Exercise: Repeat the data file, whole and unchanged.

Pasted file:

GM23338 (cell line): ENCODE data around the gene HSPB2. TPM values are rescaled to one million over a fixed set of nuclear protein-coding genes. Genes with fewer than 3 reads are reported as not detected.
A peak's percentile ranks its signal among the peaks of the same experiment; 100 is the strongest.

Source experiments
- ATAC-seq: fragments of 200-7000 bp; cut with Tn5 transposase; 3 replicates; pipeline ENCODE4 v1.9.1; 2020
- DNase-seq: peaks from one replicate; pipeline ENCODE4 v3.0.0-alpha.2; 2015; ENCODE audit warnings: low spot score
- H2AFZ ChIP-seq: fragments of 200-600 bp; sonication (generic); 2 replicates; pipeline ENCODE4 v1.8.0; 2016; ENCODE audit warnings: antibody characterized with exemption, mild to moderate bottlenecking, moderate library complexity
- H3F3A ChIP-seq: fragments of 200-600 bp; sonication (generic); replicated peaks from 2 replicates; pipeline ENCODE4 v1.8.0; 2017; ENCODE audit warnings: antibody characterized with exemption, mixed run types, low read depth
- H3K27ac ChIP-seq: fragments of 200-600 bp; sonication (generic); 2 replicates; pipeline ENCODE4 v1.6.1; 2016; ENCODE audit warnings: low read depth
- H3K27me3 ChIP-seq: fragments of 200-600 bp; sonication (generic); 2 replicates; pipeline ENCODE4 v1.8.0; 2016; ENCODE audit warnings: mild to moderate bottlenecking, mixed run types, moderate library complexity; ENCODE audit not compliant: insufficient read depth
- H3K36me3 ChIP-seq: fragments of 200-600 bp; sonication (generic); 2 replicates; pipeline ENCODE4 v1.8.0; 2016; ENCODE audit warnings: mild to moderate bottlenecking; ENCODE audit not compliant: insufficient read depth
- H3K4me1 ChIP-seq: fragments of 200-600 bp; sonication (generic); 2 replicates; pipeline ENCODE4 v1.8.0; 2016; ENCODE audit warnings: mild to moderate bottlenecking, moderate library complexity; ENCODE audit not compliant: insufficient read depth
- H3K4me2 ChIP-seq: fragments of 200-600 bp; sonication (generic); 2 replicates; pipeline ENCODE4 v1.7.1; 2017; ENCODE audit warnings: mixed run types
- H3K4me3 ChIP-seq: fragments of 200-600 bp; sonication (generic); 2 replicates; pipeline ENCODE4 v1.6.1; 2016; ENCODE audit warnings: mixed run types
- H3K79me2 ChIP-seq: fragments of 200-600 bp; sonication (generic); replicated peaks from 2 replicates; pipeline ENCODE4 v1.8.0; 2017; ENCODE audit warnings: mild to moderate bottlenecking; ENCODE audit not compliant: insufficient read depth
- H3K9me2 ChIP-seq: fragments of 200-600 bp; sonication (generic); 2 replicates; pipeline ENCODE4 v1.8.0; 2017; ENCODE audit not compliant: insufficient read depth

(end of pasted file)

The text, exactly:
GM23338 (cell line): ENCODE data around the gene HSPB2. TPM values are rescaled to one million over a fixed set of nuclear protein-coding genes. Genes with fewer than 3 reads are reported as not detected.
A peak's percentile ranks its signal among the peaks of the same experiment; 100 is the strongest.

Source experiments
- ATAC-seq: fragments of 200-7000 bp; cut with Tn5 transposase; 3 replicates; pipeline ENCODE4 v1.9.1; 2020
- DNase-seq: peaks from one replicate; pipeline ENCODE4 v3.0.0-alpha.2; 2015; ENCODE audit warnings: low spot score
- H2AFZ ChIP-seq: fragments of 200-600 bp; sonication (generic); 2 replicates; pipeline ENCODE4 v1.8.0; 2016; ENCODE audit warnings: antibody characterized with exemption, mild to moderate bottlenecking, moderate library complexity
- H3F3A ChIP-seq: fragments of 200-600 bp; sonication (generic); replicated peaks from 2 replicates; pipeline ENCODE4 v1.8.0; 2017; ENCODE audit warnings: antibody characterized with exemption, mixed run types, low read depth
- H3K27ac ChIP-seq: fragments of 200-600 bp; sonication (generic); 2 replicates; pipeline ENCODE4 v1.6.1; 2016; ENCODE audit warnings: low read depth
- H3K27me3 ChIP-seq: fragments of 200-600 bp; sonication (generic); 2 replicates; pipeline ENCODE4 v1.8.0; 2016; ENCODE audit warnings: mild to moderate bottlenecking, mixed run types, moderate library complexity; ENCODE audit not compliant: insufficient read depth
- H3K36me3 ChIP-seq: fragments of 200-600 bp; sonication (generic); 2 replicates; pipeline ENCODE4 v1.8.0; 2016; ENCODE audit warnings: mild to moderate bottlenecking; ENCODE audit not compliant: insufficient read depth
- H3K4me1 ChIP-seq: fragments of 200-600 bp; sonication (generic); 2 replicates; pipeline ENCODE4 v1.8.0; 2016; ENCODE audit warnings: mild to moderate bottlenecking, moderate library complexity; ENCODE audit not compliant: insufficient read depth
- H3K4me2 ChIP-seq: fragments of 200-600 bp; sonication (generic); 2 replicates; pipeline ENCODE4 v1.7.1; 2017; ENCODE audit warnings: mixed run types
- H3K4me3 ChIP-seq: fragments of 200-600 bp; sonication (generic); 2 replicates; pipeline ENCODE4 v1.6.1; 2016; ENCODE audit warnings: mixed run types
- H3K79me2 ChIP-seq: fragments of 200-600 bp; sonication (generic); replicated peaks from 2 replicates; pipeline ENCODE4 v1.8.0; 2017; ENCODE audit warnings: mild to moderate bottlenecking; ENCODE audit not compliant: insufficient read depth
- H3K9me2 ChIP-seq: fragments of 200-600 bp; sonication (generic); 2 replicates; pipeline ENCODE4 v1.8.0; 2017; ENCODE audit not compliant: insufficient read depth